Unless a billion dollars falls out of the sky in the next month, the CVC will reject the Rams’ counteroffer, sending the matter to arbitration by June 15. By the end of the year, an arbitrator will have navigated the waters of bringing definition to the nebulous “first-tier” stadium requirement, presenting it to the CVC for action.
In all likelihood, the result will be the one that Kroenke obviously seeks: St. Louis will be unable or unwilling to meet the “first-tier” standard, and the Rams will be free to find a new home, either in St. Louis or elsewhere.
When that happens, it will not be time to negotiate. It will be time for St. Louis to watch helplessly as events unfold in Los Angeles, where a strong movement is afoot—actually two competing ones—to bring a team or two back to town.
I’ve said it before and I’ll say it again: If Stan Kroenke can move his franchise to the nation’s second-largest market, probably doubling its value, he would be a fool not to do so.
Stan Kroenke is not a fool.
To his credit, Kroenke isn’t even pretending to want to stay in St. Louis. In the past four months, he took the unprecedented step of agreeing to move three home games over the next three years to London, a slap upside our civic head if there ever was one.
That prompted one of the rare occasions in which Kroenke showed his face in St. Louis, whereupon he steadfastly refused to make any public commitment to keeping the team here. To drive home the point, he defiantly—albeit comically—made his famous assertion that, “Contrary to a lot of reports, I haven’t taken a lot of ‘jack’ out of this market.”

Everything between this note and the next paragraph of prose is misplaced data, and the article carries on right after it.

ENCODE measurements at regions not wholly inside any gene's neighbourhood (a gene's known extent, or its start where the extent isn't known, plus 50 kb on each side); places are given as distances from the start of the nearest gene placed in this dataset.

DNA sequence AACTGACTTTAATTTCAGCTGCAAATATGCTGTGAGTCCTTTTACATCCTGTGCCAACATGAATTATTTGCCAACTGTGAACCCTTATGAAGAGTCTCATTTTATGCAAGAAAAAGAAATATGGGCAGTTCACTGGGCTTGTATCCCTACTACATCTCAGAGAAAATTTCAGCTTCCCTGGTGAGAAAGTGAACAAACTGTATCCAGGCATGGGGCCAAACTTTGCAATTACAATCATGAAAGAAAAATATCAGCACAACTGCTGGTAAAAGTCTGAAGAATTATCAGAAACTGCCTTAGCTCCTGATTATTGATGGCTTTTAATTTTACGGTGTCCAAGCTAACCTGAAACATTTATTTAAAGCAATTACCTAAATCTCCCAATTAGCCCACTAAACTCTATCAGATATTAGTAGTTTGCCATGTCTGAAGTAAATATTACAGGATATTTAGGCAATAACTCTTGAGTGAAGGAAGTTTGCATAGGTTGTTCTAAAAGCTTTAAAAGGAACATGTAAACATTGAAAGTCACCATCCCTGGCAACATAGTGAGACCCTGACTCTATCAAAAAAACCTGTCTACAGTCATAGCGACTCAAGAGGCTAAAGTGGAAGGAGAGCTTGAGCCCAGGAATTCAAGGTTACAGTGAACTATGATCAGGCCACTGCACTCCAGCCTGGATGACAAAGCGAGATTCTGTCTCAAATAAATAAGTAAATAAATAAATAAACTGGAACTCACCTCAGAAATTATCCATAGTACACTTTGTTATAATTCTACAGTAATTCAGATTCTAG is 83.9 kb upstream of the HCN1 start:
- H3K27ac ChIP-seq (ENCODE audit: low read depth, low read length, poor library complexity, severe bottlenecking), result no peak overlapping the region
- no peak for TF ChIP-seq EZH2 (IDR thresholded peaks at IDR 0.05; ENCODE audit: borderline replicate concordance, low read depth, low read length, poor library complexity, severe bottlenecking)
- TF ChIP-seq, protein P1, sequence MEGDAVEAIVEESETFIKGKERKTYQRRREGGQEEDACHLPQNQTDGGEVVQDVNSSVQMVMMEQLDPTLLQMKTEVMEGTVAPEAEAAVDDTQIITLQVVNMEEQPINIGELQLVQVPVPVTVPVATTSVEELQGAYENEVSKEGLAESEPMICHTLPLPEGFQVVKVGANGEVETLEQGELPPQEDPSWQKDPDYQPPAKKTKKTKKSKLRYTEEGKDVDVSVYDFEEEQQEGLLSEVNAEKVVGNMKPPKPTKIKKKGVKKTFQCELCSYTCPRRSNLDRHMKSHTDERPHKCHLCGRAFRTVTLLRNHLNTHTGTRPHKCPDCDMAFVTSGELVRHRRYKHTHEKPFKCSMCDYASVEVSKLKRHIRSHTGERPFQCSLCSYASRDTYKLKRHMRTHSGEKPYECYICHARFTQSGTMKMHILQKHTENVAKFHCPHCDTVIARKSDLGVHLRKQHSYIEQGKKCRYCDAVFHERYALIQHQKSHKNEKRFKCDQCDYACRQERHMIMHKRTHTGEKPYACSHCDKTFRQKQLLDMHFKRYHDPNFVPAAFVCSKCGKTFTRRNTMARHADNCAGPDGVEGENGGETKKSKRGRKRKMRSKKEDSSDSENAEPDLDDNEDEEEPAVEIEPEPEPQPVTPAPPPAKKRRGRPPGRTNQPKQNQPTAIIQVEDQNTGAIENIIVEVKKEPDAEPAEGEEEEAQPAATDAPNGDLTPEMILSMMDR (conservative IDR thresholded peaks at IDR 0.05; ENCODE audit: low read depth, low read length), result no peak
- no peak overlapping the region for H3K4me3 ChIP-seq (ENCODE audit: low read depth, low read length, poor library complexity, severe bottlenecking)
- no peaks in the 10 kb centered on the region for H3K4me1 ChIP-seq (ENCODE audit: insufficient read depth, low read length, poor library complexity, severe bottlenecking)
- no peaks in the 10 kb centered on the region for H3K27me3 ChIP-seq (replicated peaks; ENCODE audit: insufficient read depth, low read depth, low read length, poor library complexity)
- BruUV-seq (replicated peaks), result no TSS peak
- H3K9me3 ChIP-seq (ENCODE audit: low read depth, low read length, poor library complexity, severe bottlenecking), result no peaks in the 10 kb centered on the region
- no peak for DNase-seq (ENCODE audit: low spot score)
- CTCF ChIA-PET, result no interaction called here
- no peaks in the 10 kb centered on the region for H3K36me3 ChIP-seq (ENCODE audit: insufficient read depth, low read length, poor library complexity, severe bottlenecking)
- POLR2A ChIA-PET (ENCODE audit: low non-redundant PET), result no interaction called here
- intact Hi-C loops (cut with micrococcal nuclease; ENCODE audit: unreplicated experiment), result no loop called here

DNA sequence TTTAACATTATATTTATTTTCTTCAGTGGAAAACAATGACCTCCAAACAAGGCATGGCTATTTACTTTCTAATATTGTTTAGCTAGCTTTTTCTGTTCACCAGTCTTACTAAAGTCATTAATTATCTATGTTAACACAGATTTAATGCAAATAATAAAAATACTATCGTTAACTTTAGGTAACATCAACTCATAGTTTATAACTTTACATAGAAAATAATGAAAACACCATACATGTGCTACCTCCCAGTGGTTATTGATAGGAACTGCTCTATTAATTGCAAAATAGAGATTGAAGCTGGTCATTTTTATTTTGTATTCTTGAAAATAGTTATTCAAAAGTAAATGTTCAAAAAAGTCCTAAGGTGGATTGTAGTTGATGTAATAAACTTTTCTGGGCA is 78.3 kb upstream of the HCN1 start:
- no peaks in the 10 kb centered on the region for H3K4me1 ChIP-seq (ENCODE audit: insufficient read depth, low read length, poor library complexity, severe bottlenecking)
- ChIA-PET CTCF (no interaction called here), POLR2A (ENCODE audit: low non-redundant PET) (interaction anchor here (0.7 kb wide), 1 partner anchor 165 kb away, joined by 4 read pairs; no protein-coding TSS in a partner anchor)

Haven’t taken a lot of "jack" out of “this market?” Come on, Stan, stop with all of the gooey sentimentalism.
As if that weren’t enough, Kroenke also tried to buy the Los Angeles Dodgers and an accompanying TV sports network, an effort that, if successful, would have almost guaranteed a Rams move to L.A. (in the view of all observers not gobbling Post-Dispatch Kool-Aid). His bid failed, narrowly, but all the while Kroenke said not a word to discourage speculation in Los Angeles that he would be bringing the Rams home if he got the Dodgers.
All of this has taken place when, if truly committed to St. Louis, Kroenke could have been actively trying to drum up excitement for a team with a new coach and general manager, an overhauled roster, and a whole lot of seats to sell. And even if Kroenke was interested in staying in town, but still wanted to drive a hard line in stadium negotiations, his people could have been pushing for new stadium alternatives in this region as leverage. There hasn’t been a peep about that.
There’s a reason for this: Kroenke, being a businessman of sound mind, wants to move to Los Angeles. Were he able to field the Los Angles Rams in a $1 billion-plus new football palace, his franchise would literally reap $100 million or more in new annual revenues, likely doubling the net worth of a property ranked as the 30th most valuable of the NFL’s 32 teams by Forbes magazine.